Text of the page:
Friday, June 16, 2023

Impulsiveness in Adolescents

 Impulsiveness and Forgetfulness in Adolescents

Impulsiveness during a "fear stage" is almost always a huge sign that our dog is going through the brain changes that occur. Some people think of this in terms of impulse control and some people call this self regulation.


As young kids, pretty much all of us have done a Dot-to-Dot at some point in our schooling. That is the easiest way to think of how this stage impacts our dog's brain. As an elementary student we might start with a dot-to-dot that goes from 1-10 and slowly build up to a dot-to-dot that counts by 10's and goes into the hundreds. As we move up through our education those dot's change or become more complex but they still follow a specific pattern according to the rules of the educational subject we are focusing on.

Now imagine that you are handed a dot-to-dot that is in a language you don't understand or the rules that dictate the order of connecting those dots is not given to you. This is exactly what is happening in our adolescent and young adult brains as they are going through a fear period. This causes them start missing some of the dots. They might get 1-3 in the right order then suddenly jump to 7 or 8 and finish in the right order, or miss any step along the way of a previously well known behavior chain.

This is another common place where we, as humans, like to stick a label...my dog is being stubborn, doesn't want to listen, is being a jerk, is making bad choices, etc. There is really a big movement in the dog training industry to avoid labelling dogs in this fashion because the label helps other people to understand what the dog is doing, but it rarely changes the behavior of the dog or teaches the dog how to make better choices. This can often lead to more harm then good!

Science has shown us that a dog's brain previous to the fear stage might have dots that go in order of 1, 2, 3, 4. Then after the stage the wiring changes completely and the dog might go from 1 to 3, 4 completely skipping one part of the brain. Once the fear stage is over we can repair or reconnect the dots but during the fear stage, our dogs really are not in control of their impulses and can't control their actions the way we think they should or even the way they previously could. This means our dogs that are in fear stage will really struggle with impulse control especially when anything even slightly exciting is happening. Poor habits like pulling on the leash to reach something or counter surfing often become more intense in this period of life. And it's not our dog's fault as their brain simply can't control itself. This means we have to implement our very best management techniques such as blocking of the kitchen or not leaving anything on surfaces the dog can reach that the dog might want to steal. The more our dogs practice these behaviors that we don't appreciate, the more they learn that the behavior is a great way to be self-reinforcing.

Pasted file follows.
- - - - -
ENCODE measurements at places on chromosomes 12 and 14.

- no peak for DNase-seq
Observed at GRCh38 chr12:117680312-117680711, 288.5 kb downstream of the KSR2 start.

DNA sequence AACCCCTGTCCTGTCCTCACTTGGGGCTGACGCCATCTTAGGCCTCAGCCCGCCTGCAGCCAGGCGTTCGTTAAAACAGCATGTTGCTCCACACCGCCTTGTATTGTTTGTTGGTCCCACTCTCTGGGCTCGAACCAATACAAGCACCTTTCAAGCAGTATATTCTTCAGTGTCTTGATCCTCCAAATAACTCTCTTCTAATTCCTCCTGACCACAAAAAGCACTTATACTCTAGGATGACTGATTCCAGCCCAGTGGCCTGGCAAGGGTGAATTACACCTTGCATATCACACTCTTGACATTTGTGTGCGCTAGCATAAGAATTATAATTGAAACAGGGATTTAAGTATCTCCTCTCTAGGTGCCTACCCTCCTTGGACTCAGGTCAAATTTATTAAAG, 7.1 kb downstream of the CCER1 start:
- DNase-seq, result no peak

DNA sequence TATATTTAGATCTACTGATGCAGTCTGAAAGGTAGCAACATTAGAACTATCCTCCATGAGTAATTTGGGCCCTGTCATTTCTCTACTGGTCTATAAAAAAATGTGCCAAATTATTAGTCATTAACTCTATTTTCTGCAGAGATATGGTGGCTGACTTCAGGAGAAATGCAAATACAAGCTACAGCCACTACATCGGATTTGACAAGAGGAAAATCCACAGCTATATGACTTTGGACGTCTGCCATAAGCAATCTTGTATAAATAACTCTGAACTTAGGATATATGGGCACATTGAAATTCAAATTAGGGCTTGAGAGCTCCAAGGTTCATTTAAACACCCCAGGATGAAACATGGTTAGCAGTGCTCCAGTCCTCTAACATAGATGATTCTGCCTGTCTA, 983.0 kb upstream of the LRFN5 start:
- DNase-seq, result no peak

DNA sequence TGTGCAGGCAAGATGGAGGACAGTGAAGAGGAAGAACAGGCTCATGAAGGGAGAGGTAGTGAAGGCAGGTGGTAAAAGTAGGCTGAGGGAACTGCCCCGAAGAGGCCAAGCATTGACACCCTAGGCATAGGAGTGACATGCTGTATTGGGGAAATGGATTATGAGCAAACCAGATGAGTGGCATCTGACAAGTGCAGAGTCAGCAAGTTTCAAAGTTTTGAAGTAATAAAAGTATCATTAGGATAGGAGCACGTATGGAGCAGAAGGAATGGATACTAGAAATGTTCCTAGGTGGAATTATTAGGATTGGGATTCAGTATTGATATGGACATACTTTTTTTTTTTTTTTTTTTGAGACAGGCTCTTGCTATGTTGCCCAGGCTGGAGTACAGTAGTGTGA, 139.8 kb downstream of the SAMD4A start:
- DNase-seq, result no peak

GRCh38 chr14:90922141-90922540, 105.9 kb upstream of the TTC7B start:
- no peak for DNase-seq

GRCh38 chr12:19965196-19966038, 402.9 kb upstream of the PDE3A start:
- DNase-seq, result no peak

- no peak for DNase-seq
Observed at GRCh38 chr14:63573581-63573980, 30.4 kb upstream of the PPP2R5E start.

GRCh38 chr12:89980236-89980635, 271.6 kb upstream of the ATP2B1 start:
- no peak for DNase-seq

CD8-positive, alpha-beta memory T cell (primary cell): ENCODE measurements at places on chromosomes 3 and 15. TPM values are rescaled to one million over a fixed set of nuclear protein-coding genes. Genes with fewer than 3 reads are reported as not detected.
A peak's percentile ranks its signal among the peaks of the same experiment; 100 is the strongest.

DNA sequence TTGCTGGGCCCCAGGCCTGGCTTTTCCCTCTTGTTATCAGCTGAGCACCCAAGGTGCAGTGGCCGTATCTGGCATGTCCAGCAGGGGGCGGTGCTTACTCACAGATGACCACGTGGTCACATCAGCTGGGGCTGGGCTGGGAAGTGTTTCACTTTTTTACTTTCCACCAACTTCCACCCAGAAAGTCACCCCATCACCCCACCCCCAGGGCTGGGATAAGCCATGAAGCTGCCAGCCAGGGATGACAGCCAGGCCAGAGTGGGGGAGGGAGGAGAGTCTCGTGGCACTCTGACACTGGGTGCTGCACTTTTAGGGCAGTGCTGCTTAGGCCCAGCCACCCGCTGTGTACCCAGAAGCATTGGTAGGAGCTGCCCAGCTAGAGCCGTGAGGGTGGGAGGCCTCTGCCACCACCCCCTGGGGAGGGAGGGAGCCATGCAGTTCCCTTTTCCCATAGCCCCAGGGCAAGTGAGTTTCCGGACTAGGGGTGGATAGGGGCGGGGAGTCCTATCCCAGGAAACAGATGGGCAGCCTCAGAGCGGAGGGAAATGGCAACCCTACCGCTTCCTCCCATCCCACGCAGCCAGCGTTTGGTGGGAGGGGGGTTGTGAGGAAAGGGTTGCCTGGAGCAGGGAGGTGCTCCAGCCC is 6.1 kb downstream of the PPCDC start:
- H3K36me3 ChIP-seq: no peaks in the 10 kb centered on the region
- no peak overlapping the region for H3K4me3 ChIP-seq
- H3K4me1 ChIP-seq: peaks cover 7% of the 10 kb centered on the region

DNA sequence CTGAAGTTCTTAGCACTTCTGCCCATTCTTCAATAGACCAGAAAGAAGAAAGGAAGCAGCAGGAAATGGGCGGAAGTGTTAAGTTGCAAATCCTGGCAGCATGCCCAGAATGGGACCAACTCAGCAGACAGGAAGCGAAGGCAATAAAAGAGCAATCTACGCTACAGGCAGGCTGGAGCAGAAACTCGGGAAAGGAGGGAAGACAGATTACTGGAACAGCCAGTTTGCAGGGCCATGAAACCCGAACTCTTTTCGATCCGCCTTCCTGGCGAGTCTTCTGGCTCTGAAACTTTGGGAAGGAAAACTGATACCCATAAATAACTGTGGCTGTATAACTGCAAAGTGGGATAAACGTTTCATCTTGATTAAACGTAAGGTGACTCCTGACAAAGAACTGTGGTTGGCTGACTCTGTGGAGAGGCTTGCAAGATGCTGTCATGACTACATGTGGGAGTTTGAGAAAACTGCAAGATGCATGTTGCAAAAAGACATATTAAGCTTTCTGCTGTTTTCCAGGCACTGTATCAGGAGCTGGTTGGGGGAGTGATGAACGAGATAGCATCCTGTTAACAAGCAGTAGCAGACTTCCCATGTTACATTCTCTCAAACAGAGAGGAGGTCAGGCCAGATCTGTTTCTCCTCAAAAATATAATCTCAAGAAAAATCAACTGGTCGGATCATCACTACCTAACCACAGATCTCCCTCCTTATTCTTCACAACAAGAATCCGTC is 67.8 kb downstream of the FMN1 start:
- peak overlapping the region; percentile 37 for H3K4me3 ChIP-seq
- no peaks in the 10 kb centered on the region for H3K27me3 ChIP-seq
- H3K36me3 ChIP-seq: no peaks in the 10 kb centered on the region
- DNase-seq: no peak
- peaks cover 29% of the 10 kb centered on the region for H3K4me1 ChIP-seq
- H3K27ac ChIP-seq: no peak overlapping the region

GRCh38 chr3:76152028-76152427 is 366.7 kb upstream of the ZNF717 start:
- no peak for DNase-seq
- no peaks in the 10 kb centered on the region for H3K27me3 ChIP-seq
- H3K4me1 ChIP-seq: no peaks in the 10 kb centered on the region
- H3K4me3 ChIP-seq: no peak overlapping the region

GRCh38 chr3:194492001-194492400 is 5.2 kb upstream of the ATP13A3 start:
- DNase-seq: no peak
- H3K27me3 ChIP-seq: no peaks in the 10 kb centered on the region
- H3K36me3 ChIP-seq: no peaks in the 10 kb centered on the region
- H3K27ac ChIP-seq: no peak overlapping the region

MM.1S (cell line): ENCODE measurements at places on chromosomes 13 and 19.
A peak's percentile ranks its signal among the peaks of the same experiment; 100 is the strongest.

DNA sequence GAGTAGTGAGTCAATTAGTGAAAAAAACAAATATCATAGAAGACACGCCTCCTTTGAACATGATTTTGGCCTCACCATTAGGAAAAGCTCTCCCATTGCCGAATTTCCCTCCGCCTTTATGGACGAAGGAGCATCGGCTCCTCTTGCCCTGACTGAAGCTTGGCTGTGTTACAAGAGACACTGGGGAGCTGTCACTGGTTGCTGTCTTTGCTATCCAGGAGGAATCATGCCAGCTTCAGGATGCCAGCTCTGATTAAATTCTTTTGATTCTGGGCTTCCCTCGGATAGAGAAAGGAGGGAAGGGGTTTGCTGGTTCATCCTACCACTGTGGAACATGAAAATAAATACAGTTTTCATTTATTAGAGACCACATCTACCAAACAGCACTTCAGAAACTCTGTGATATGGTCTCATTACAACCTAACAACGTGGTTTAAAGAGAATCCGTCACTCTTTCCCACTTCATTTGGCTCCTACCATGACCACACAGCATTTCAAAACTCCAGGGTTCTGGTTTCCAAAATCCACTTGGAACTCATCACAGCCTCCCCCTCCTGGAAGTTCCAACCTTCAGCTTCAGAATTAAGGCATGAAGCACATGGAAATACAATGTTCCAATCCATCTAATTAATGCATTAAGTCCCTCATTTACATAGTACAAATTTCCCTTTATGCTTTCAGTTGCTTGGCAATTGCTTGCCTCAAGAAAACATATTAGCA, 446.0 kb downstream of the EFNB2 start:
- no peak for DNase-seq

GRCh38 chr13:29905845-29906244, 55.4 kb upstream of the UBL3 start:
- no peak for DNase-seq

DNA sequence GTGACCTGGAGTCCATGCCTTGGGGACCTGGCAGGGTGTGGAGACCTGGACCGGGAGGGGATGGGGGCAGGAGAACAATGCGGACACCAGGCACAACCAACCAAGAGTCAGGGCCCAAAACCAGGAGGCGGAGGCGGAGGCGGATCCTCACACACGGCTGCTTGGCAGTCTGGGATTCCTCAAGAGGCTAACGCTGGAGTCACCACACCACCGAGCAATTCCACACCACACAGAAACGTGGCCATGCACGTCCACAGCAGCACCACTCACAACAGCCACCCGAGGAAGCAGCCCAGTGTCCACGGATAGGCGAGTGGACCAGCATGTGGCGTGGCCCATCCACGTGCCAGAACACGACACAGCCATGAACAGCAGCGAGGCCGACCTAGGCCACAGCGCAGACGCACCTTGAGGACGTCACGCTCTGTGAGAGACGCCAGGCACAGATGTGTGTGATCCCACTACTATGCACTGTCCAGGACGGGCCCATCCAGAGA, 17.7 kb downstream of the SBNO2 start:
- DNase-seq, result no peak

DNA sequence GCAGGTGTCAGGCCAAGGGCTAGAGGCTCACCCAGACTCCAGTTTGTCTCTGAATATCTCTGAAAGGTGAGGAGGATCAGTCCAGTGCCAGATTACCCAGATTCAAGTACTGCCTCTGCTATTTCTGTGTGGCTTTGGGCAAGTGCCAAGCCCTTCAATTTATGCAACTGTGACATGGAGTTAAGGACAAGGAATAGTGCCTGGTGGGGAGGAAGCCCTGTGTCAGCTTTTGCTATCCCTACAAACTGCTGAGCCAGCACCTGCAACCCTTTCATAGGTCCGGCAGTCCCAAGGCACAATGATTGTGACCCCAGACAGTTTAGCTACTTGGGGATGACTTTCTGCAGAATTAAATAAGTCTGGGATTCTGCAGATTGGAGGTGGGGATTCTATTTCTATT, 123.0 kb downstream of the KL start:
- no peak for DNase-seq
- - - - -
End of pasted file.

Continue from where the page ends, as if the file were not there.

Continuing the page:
Forgetfulness

Forgetfulness during a fear stage starts with the rewiring of the dog's brain, connecting the dots, but also moves into reinforcement challenges that often arise during this time.

Part of the reason our impulsive adolescents seem so forgetful is the flood of hormones that happens so rapidly at this stage. The hormones related to procreation run rampantly at this time in unaltered dogs. Even altered dogs struggle with rapid increases in cortisol, adrenaline and dopamine. Their brain simply isn't equipped to deal with this yet. They often can't tell if another dog is friendly or not yet so becoming "reactive" due to fear or over-excitement is very common. 

At this stage your dog is now "Large & In Charge" when faced with distractions. Barking & lunging become the norm leaving many dog owners wondering what happened to their adorable puppy. Owners often struggle to stay in control of their dog and their own emotions as it seems that everyone must be looking at how awful their dog's behavior seems. 

This is often when the stronger tools come out based on correcting the dog when they act like a fool. Owners try these as an attempt to safely keep their dog from dragging them down the street. Many owners feel remorse for using such harsh tools, yet they simply don't see another way to keep everyone safe.

But there is another way to keep everyone safe and avoid punishing your dog for doing exactly what nature has designed the brain to do!

This simple answer is Do Nothing!

But that doesn't really explain it the right way. We need to remember that the adolescent stage doesn't last forever. The brain will eventually sort itself out into an adult brain capable of making rational decisions. By "do nothing" I mean stop asking your dog to try new things, go in busy or over-stimulating environments, and be social butterflies. Instead here is a list of things to do:

Take walks in quiet places at odd times of day when the environment is calmer. Try "Go Nowhere" walks or ""See No One" walks.

Play with trusted friends that share play styles for safe social experiences.

Try to avoid any major life changes during this time as possible! This isn't always possible so if there is a big change, be sure to provide lots of extra stress relieving enrichment.

Work on fun, teamwork based training and games that help keep the relationship between you and your dog strong...parkour, agility, nosework, etc.

We have a lot more info on this struggle filled adolescent stage! Check out the Crazy Canine Adolescent Classroom, Helping Distracted Dogs Workshop, Helping Fearful Dogs Feel Safe Workshop and other great activities offered by Yooper Paws of Love.

Understanding Adolescents Series
Post 1, Post 2, & Post 3

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